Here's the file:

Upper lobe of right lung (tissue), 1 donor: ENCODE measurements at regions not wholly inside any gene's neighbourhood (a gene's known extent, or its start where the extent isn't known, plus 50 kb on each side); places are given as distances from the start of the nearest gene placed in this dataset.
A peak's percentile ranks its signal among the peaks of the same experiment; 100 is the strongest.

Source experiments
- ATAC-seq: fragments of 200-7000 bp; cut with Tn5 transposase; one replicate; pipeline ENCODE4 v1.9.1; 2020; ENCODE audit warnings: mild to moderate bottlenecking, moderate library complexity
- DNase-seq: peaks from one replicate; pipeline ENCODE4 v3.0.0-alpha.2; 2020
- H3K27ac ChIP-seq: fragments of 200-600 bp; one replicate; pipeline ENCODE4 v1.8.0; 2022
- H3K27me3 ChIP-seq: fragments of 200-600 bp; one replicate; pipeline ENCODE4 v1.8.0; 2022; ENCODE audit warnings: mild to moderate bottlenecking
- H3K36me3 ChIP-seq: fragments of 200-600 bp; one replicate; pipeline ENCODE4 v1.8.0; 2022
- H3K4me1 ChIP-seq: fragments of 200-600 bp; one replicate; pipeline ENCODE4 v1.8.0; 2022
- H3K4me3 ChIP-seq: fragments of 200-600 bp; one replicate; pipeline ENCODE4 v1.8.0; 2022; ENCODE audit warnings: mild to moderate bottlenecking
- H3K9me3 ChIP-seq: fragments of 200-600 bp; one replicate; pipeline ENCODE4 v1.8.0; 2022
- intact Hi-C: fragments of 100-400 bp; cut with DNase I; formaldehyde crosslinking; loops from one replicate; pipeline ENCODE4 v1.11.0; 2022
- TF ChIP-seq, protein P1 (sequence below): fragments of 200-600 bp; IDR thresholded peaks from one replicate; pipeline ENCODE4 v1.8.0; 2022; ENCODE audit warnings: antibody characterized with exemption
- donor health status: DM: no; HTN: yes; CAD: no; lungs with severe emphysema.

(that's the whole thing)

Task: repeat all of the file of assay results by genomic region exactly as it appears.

Upper lobe of right lung (tissue), 1 donor: ENCODE measurements at regions not wholly inside any gene's neighbourhood (a gene's known extent, or its start where the extent isn't known, plus 50 kb on each side); places are given as distances from the start of the nearest gene placed in this dataset.
A peak's percentile ranks its signal among the peaks of the same experiment; 100 is the strongest.

Source experiments
- ATAC-seq: fragments of 200-7000 bp; cut with Tn5 transposase; one replicate; pipeline ENCODE4 v1.9.1; 2020; ENCODE audit warnings: mild to moderate bottlenecking, moderate library complexity
- DNase-seq: peaks from one replicate; pipeline ENCODE4 v3.0.0-alpha.2; 2020
- H3K27ac ChIP-seq: fragments of 200-600 bp; one replicate; pipeline ENCODE4 v1.8.0; 2022
- H3K27me3 ChIP-seq: fragments of 200-600 bp; one replicate; pipeline ENCODE4 v1.8.0; 2022; ENCODE audit warnings: mild to moderate bottlenecking
- H3K36me3 ChIP-seq: fragments of 200-600 bp; one replicate; pipeline ENCODE4 v1.8.0; 2022
- H3K4me1 ChIP-seq: fragments of 200-600 bp; one replicate; pipeline ENCODE4 v1.8.0; 2022
- H3K4me3 ChIP-seq: fragments of 200-600 bp; one replicate; pipeline ENCODE4 v1.8.0; 2022; ENCODE audit warnings: mild to moderate bottlenecking
- H3K9me3 ChIP-seq: fragments of 200-600 bp; one replicate; pipeline ENCODE4 v1.8.0; 2022
- intact Hi-C: fragments of 100-400 bp; cut with DNase I; formaldehyde crosslinking; loops from one replicate; pipeline ENCODE4 v1.11.0; 2022
- TF ChIP-seq, protein P1 (sequence below): fragments of 200-600 bp; IDR thresholded peaks from one replicate; pipeline ENCODE4 v1.8.0; 2022; ENCODE audit warnings: antibody characterized with exemption
- donor health status: DM: no; HTN: yes; CAD: no; lungs with severe emphysema.